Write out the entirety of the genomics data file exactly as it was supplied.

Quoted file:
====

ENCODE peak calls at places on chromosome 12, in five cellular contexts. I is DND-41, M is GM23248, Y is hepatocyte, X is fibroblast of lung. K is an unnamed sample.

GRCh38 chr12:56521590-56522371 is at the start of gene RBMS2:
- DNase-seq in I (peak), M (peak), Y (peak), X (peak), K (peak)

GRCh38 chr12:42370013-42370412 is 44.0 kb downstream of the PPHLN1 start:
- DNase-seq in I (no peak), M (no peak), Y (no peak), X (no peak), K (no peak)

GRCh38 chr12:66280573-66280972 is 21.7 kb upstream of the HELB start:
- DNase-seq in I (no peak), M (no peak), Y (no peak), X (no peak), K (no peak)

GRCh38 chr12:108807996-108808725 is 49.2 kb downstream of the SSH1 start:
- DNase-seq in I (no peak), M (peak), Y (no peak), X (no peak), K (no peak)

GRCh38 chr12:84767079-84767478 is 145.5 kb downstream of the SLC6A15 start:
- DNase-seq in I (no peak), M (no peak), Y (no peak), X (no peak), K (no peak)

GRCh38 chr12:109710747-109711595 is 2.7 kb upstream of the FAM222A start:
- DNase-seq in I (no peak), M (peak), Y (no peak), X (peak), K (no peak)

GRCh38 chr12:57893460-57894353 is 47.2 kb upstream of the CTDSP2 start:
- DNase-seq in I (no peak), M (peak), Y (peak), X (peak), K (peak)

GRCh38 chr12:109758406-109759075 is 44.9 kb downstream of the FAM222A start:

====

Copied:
ENCODE peak calls at places on chromosome 12, in five cellular contexts. I is DND-41, M is GM23248, Y is hepatocyte, X is fibroblast of lung. K is an unnamed sample.

GRCh38 chr12:56521590-56522371 is at the start of gene RBMS2:
- DNase-seq in I (peak), M (peak), Y (peak), X (peak), K (peak)

GRCh38 chr12:42370013-42370412 is 44.0 kb downstream of the PPHLN1 start:
- DNase-seq in I (no peak), M (no peak), Y (no peak), X (no peak), K (no peak)

GRCh38 chr12:66280573-66280972 is 21.7 kb upstream of the HELB start:
- DNase-seq in I (no peak), M (no peak), Y (no peak), X (no peak), K (no peak)

GRCh38 chr12:108807996-108808725 is 49.2 kb downstream of the SSH1 start:
- DNase-seq in I (no peak), M (peak), Y (no peak), X (no peak), K (no peak)

GRCh38 chr12:84767079-84767478 is 145.5 kb downstream of the SLC6A15 start:
- DNase-seq in I (no peak), M (no peak), Y (no peak), X (no peak), K (no peak)

GRCh38 chr12:109710747-109711595 is 2.7 kb upstream of the FAM222A start:
- DNase-seq in I (no peak), M (peak), Y (no peak), X (peak), K (no peak)

GRCh38 chr12:57893460-57894353 is 47.2 kb upstream of the CTDSP2 start:
- DNase-seq in I (no peak), M (peak), Y (peak), X (peak), K (peak)

GRCh38 chr12:109758406-109759075 is 44.9 kb downstream of the FAM222A start: